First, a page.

By KATE MCLEAN
Introduction by AMY SANDE-FRIENDMAN
Scents conjure up times, people, and places distant from the here and now. At the heart of Kate McLean’s Sensory Maps is the power of aromas, their ability to trigger and concretize emotion and memory. McLean, born and raised in Britain, was inspired by the idea that we form our experience of place through sensory perception. She has researched, recreated, and charted the dominant scents of several cities to paint urban portraits through smell. This ongoing cartographic project is partially intended as a corrective in a world that strongly favors visual and aural information. Through capturing and diagramming the defining smells of a place, McLean tells a city’s history and describes its character. Like postcards and souvenirs, the heightened awareness of scent can enhance a visitor’s memories; for the residents of a community, local scents are signifiers of history and identity.
The cities McLean has smell-mapped include Newport, Rhode Island; Edinburgh and Glasgow in Scotland; Paris; and New York. She begins her scent research by exploring the city and getting to know its odors, including how they are affected by wind and weather. McLean also performs what she calls “sensory ethnography,” surveying people on the street to ask them what smells they most strongly associate with the town. By going beyond her personal experience of the city, her art broadens into collective history.
Using this olfactory data, McLean undertakes two corresponding projects. She creates purely visual sensory maps that match the odors and their movement to the urban geography. When composing the maps, like those illustrated here, she often eliminates traditional cartographic elements and place markers, such as street names, architectural landmarks, rivers, and parks, suggesting geographic space only through the location and movement of smell. For example, in Smells of Auld Reekie (a nickname for Edinburgh), each dot indicates the origins of a scent, while the color-coordinated contour lines show their dispersal patterns. In this diagram, McLean draws on the visual language of the topographic map but replaces geographic elevations with the movement of urban odors. These smells often have personal and cultural resonance for the residents of Edinburgh, such as the scent of malt extract from the breweries and the greasy smell that emanates from fish-and-chip shops.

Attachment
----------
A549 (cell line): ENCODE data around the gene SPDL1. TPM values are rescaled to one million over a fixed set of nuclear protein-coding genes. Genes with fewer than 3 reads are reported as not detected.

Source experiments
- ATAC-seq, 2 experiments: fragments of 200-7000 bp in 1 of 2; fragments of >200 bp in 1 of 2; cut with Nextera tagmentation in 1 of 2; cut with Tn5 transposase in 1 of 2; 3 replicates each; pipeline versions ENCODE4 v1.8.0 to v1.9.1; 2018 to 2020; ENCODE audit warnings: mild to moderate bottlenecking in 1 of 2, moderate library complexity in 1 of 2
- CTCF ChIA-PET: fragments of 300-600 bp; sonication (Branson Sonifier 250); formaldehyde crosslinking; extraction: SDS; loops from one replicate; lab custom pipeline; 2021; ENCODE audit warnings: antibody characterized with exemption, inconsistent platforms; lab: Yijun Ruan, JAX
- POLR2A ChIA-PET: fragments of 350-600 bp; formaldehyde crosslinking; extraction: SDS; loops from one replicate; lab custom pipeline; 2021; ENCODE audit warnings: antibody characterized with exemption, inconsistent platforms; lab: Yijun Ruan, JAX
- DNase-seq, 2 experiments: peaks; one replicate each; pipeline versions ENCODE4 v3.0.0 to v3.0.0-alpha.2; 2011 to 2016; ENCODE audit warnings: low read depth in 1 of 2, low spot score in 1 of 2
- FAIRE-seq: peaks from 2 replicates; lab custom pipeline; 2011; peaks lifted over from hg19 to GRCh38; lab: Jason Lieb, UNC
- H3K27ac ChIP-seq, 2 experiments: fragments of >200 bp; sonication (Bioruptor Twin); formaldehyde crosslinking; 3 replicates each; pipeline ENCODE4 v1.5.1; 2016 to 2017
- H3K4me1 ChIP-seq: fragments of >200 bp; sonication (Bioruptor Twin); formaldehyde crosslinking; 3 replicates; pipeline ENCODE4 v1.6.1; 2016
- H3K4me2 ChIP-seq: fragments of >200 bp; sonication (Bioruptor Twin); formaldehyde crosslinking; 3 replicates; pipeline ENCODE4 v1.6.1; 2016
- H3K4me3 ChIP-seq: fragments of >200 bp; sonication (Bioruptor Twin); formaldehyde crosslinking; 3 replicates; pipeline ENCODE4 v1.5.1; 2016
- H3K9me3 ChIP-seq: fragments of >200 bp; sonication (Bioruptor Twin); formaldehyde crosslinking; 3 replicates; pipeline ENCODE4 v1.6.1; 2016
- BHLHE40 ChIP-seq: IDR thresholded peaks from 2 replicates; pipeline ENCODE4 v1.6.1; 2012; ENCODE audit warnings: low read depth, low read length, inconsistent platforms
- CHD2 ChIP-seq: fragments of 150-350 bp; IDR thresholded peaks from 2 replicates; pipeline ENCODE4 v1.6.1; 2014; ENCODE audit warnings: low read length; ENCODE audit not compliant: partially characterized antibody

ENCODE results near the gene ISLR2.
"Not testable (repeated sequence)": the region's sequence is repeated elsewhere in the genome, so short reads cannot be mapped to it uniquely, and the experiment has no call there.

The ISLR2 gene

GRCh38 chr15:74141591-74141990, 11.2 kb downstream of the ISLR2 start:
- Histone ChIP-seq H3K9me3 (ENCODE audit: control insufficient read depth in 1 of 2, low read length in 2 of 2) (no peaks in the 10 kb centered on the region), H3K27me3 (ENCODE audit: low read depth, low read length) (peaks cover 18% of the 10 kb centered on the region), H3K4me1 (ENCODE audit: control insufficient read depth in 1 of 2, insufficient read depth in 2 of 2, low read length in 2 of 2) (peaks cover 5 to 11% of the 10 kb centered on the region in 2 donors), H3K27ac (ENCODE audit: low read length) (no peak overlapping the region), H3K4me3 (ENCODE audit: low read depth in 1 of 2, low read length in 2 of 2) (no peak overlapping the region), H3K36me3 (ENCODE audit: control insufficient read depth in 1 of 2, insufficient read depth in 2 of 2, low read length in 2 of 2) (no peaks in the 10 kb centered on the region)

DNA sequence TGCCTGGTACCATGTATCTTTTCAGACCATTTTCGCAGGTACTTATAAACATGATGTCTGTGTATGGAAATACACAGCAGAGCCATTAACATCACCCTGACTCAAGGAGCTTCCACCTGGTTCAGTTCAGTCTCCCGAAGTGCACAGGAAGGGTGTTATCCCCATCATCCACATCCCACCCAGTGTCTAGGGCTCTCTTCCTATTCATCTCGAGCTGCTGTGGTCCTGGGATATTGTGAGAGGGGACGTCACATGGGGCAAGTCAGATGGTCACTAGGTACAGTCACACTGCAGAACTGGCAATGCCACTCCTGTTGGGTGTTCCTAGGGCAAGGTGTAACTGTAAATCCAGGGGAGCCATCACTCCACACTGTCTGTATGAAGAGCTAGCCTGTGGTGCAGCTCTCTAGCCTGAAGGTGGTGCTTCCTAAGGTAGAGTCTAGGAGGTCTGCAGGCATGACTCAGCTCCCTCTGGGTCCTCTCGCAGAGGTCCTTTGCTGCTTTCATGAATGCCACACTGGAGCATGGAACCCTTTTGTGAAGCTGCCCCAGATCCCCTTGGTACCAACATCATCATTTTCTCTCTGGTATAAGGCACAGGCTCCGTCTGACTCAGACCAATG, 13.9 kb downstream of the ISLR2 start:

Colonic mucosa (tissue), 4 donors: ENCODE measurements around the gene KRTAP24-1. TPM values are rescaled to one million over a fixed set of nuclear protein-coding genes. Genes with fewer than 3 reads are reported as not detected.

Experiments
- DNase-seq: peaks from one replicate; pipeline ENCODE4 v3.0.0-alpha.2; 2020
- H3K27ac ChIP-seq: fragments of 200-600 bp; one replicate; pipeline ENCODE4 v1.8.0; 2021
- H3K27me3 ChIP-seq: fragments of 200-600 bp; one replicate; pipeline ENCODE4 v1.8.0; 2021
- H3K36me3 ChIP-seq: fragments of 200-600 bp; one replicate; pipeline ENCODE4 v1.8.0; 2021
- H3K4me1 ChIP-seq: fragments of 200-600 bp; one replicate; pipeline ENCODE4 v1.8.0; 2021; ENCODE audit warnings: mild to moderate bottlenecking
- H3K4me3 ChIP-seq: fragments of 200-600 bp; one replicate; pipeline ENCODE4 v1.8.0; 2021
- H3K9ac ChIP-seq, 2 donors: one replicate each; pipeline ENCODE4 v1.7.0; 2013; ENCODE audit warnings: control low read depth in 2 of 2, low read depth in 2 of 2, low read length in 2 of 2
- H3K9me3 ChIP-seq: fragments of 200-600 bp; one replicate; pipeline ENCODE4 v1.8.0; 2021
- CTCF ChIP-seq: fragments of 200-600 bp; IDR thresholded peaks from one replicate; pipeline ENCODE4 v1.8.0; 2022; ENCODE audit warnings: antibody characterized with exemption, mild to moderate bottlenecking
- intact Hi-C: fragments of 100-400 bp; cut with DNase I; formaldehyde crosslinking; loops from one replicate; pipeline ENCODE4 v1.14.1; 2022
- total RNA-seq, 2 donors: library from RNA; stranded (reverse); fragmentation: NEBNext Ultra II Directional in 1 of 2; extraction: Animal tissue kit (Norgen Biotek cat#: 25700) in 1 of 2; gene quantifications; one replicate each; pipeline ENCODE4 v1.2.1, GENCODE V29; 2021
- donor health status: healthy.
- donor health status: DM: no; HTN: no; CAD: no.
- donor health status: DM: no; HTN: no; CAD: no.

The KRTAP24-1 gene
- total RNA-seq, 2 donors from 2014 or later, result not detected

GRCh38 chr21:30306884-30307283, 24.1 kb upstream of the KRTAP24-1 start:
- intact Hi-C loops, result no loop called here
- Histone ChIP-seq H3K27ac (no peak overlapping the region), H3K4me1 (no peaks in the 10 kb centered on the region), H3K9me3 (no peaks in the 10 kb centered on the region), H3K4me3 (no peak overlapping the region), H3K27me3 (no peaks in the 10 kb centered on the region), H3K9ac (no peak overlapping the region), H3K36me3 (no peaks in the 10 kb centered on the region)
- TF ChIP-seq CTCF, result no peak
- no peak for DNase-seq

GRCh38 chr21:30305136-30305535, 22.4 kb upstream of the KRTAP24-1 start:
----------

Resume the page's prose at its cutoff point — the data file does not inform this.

In addition to making the visual maps, McLean simulates the recorded odors and captures their essences in vials. To compose the bottled aromas, she has taught herself the alchemy of scent, combining ingredients as varied as ammonia (to create the smell of a boy’s school bathroom) and mashed-up squid (zoo penguins). McLean builds storage cases so that the bottled scents can be exhibited under the visual maps, completing each of her olfactory portraits.
By distilling essences and charting the geography of scent, McLean discovers and records the defining smells of diverse urban areas. Her maps remind us of the fundamental importance of aroma in our memories and in our conception of place.
Introduction by Amy Sande-Friedman. Sensory Maps by Kate McLean.
Click on each image to view full size.
Kate McLean, Smells of Auld Reekie on a very breezy day in 2011, Participatory Edinburgh Smell Map, 2011, Digital print (with nine accompanying scents), 66.2 x 46.8 inches
Kate McLean, Scents of Glasgow 2012, Participatory Glasgow Smell Map, 2012, Digital print (with nine accompanying scents), 66.2 x 46.8 inches
Kate McLean, New York’s Smelliest Blocks 2011, New York Smell Map, 2011, Digital print, 33.1 x 23.4 inches
Kate McLean, Summer Aromas of Newport, Rhode Island, Participatory Newport Smell Map, 2012, Digital print (with nine accompanying scents), 66.2 x 46.8 inches
Kate McLean is a British graphic designer and teacher who received an MFA in graphic design from Edinburgh College of Art.
Amy Sande-Friedman received a Ph.D. in the History Art and Decorative Arts from Bard College and is the director of the Von Lintel Gallery.